The King's Achievement (Benson)
With a new foreword by Joseph Pearce, seven specially commissioned illustrations by artist Jerzy Ozga, this entirely re-typeset version is the definitive edition of a classic, which, in the words of Fr Armand de Malleray FSSP, is "Enjoyable as it is edifying.”
One of the most coldly calculated acts of Henry VIII during the Reformations was the dissolution of the monasteries. Monks and nuns were driven from their cloisters; the abbeys were plundered and turned over to greedy courtiers. From these ignoble proceedings came Robert Hugh Benson’s inspiration for this great historical novel, the story of a house divided against itself. The Torridon brothers are sworn to serve different masters; one is a monk, in love with the Mass and the Faith of Ages, the other an agent of Thomas Cromwell, in love with a protege of Sir Thomas More. Among the giant figures who move through the tale are those of St. John Fisher and St. Thomas More, the ruthless King Henry VIII, and the grasping Cromwell. Their actual deeds are carefully woven onto this harrowingly romantic tale of the attempted destruction and resilience of the Catholic Faith in England.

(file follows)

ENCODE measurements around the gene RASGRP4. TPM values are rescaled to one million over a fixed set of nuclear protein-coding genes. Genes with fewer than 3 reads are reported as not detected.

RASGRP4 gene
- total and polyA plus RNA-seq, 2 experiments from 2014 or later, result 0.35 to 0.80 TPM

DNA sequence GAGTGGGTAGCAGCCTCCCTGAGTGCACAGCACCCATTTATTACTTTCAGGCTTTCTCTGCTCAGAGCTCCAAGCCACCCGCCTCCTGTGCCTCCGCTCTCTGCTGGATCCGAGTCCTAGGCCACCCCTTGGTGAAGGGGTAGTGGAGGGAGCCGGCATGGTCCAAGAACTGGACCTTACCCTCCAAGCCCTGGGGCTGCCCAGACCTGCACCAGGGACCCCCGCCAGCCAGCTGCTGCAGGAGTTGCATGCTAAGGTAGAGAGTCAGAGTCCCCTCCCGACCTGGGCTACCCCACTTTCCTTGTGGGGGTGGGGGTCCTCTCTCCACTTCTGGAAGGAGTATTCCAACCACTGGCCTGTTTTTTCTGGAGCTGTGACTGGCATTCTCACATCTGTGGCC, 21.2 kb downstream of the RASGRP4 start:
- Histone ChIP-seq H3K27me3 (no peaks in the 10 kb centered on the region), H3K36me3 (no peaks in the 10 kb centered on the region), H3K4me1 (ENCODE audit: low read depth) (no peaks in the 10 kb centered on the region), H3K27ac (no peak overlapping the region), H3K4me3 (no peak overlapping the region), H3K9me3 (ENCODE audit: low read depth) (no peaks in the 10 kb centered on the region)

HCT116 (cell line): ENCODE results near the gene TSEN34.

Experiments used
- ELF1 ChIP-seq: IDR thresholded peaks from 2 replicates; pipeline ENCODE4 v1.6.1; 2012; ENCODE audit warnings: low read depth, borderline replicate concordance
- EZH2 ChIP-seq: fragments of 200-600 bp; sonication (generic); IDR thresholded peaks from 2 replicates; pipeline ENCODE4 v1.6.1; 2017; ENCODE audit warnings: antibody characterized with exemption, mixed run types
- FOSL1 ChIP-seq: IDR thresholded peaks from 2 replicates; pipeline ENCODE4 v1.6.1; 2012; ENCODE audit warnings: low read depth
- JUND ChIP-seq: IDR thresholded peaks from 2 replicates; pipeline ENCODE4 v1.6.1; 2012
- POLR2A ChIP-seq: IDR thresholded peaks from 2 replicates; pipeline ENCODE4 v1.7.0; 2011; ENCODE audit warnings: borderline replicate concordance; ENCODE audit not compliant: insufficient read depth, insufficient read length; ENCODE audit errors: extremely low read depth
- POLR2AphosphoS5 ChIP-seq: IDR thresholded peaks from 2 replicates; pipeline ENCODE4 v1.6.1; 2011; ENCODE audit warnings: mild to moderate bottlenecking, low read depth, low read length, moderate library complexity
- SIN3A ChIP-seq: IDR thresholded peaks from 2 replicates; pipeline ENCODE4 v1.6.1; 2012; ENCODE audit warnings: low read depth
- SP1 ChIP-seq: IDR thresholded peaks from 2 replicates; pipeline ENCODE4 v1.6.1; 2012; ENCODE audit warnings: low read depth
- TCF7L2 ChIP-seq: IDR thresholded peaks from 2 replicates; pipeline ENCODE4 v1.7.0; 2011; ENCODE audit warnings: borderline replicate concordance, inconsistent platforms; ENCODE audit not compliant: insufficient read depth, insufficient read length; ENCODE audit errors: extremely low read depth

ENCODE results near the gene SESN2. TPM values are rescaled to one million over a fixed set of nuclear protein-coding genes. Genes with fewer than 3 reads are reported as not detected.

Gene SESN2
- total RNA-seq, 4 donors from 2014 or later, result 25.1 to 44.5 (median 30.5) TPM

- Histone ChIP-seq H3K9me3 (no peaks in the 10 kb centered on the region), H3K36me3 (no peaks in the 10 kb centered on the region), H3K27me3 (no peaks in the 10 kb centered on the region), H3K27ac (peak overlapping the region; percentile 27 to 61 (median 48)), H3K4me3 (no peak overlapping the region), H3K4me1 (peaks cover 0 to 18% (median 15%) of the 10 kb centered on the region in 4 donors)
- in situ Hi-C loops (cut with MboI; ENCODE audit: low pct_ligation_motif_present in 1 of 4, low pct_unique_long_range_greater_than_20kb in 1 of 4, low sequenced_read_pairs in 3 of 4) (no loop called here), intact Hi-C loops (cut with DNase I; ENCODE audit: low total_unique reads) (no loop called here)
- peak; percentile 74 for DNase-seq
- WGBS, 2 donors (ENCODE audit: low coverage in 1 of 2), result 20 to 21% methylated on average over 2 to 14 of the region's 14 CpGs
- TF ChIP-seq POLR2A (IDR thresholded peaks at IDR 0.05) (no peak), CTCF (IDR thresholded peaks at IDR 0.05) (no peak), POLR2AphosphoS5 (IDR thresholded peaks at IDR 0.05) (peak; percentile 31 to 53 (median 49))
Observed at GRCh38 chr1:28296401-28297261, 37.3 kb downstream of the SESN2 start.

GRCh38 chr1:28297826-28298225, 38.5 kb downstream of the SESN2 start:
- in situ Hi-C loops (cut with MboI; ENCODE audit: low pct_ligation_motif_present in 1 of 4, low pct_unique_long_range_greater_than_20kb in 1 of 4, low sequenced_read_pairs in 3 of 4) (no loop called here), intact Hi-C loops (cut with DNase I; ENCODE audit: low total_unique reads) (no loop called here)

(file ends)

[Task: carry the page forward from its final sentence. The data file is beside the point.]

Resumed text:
PRAISE FOR THE CENACLE PRESS EDITION OF By What Authority?
“A good story, excellently told—capable of inspiring deep love for the Faith and opening our eyes to the sufferings which have preserved it for us.”—Fr Aidan Nichols OP, St Michael’s College, Kingston, Jamaica
“Enjoyable as it is edifying, Benson’s historical novel The King’s Achievement helps us third-millennium readers become more familiar with the heroic times of anti-Catholic persecution in England.”—Fr Armand de Malleray FSSP, author X-ray of the Priest In A Field Hospital
“Breathe the air of a recusant household and family; rejoice in the triumphs of Divine Grace imagined in these absorbing pages: because this story is as exciting and as page-turning as a modern thriller.”—Fr John Hunwicke
“This precious, historical novel is essential reading to all those interested in the national and personal complexities of the English Reformation.”—Timothy Kelly PhD, Fellow of Blackfriars Hall, Oxford
Monsignor Robert Hugh Benson (1871–1914), the son of the Archbishop of Canterbury, was educated at Eton and Trinity College. Drawn toward the High-Church tradition, Benson was ordained an Anglican priest by his father, but began to investigate the claims of the Catholic Church during a trip to the Middle East in 1896. He converted to Roman Catholicism in 1903 and was ordained to the Catholic priesthood the following year. Amid his various ecclesial duties, he was a well-known preacher and a prolific writer, and his works span many genres, including science and historical fiction, contemporary novels, children’s books, apologetics, plays, poetry, and devotional material.